Tuesday, December 6, 2022

Governance is not the same as ministry. . .

Nearly every congregation I know has trouble recruiting leaders.  In some parishes, the same people have been doing the same jobs for more than a generation.  In some churches, the worst job of all is to be put on the nominating committee.  Governance was a high profile and high priority thing 50-70 years ago but not so much since.  It is not just the church that struggles to find and convince people to serve as leaders and officeholders.  Look at any volunteer organization (PTA/PTO or civic group, etc.) and you will see the same problem.

For a very long time we have presumed that service and governance are the same.  It is easy to understand why.  There was a need early in the life of the church to organize what had become chaotic and burdensome.  Think of Acts 6-7 and the setting apart of deacons.  Too much was put on the plates of too few and so another office was created.  The formal structure of things (the three fold pattern of ministry) was the church's response to such disorder and overwhelming responsibility.  The trouble is that the work of the Church and how we govern ourselves can sometimes be at odds with each other  When there is no heart to serve, governance becomes a big problem.  When governance is messed up, it impedes the heart to serve.  Both of these can create conflict that works against the sense of community or fellowship of the people of God.  We all know this.

The models we have used to organize the Church have tended to mirror the political and cultural realities around us.  In America that means we organized ourselves democratically with holding office and the vote were the big deal.  At least, that is how it was.  Now voting and office holding are not so big but doing things is.  In effect, we find ourselves recruiting people more for the formal structure of the organization of the congregation instead of recruiting them to do what needs to be done.  In most parishes this means we are spending more time on the governance than on the doing of the work God has called us to do and finding it all, on the whole, less than satisfying.  In fact, we complain bitterly about the task of finding people to run for office and then fulfill the typical pattern of office holding -- holding meetings where we plan and discuss things but often fail to do much.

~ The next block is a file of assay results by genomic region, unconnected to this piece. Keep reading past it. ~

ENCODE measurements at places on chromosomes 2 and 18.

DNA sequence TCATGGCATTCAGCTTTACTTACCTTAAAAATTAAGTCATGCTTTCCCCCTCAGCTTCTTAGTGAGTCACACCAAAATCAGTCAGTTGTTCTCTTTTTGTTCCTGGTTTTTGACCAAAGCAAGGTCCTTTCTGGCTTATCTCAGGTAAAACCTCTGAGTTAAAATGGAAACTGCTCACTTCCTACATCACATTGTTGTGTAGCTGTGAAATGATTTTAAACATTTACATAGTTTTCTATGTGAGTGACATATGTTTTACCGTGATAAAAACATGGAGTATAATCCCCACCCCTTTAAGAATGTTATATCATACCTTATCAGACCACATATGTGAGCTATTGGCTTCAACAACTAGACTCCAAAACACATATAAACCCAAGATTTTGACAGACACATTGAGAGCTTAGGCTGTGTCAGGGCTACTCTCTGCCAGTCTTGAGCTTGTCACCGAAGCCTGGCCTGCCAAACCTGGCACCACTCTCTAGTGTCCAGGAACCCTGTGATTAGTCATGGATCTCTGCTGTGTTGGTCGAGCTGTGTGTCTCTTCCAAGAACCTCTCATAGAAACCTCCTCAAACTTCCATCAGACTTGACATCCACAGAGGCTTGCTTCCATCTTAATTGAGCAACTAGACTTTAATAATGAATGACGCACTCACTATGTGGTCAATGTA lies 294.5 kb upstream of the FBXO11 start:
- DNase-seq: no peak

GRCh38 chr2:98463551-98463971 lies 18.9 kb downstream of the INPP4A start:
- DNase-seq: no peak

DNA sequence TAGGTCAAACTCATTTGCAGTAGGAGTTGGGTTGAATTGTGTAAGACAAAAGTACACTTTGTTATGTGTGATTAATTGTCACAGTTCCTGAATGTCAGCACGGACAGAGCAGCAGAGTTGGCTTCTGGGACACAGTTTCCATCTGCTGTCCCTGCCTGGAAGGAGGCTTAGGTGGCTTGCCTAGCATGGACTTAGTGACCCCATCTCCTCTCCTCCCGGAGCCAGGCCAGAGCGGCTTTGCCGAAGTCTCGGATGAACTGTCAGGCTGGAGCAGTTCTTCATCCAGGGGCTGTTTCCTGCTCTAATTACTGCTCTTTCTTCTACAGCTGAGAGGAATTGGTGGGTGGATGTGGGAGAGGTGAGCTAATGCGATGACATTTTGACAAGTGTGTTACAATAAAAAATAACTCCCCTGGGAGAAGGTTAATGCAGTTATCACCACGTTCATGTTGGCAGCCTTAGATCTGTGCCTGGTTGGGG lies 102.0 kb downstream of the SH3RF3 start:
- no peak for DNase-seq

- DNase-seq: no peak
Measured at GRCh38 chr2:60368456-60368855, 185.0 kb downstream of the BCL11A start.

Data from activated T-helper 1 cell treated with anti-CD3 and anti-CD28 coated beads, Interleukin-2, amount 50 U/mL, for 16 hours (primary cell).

Governance is not unimportant but it is not the primary thing the Church does.  What the Church does, what God has given us to do, really sits on the fringe of or outside the realm of governance.  When things do not work well, we tend to reorganize the formal structures (of denominations as well as congregations).  But all of this effort can sometimes steal the thunder away from the things we are to be doing as the Church.  Our most basic purpose is to gather around the Word and Sacraments through which God works in us and equips us to do His bidding in the world.  Often this can feel like the periphery of the main work of dealing with property and facilities, running programs, and managing the business of the Church.

Part of the reason for this is that we live in a world in which the high value is placed on goods and services and, today, consumer satisfaction.  We end up echoing the business strategies for success we hear in the world around us instead of heeding the voice of God and doing what God has called us to do -- both clergy and lay.  The Church is not a business and the congregation, no matter how we organize, is not in business to do what businesses do and our success cannot be measured the way businesses do.  We cannot purchase success nor can we organize for success.  We are to be faithful.  Of course, that faithfulness is not simply to the means of grace but also extends to the financial and property resources in our care but all of these are tools to support the main thing -- the Divine Service and the witness before the world of God and His rich gifts.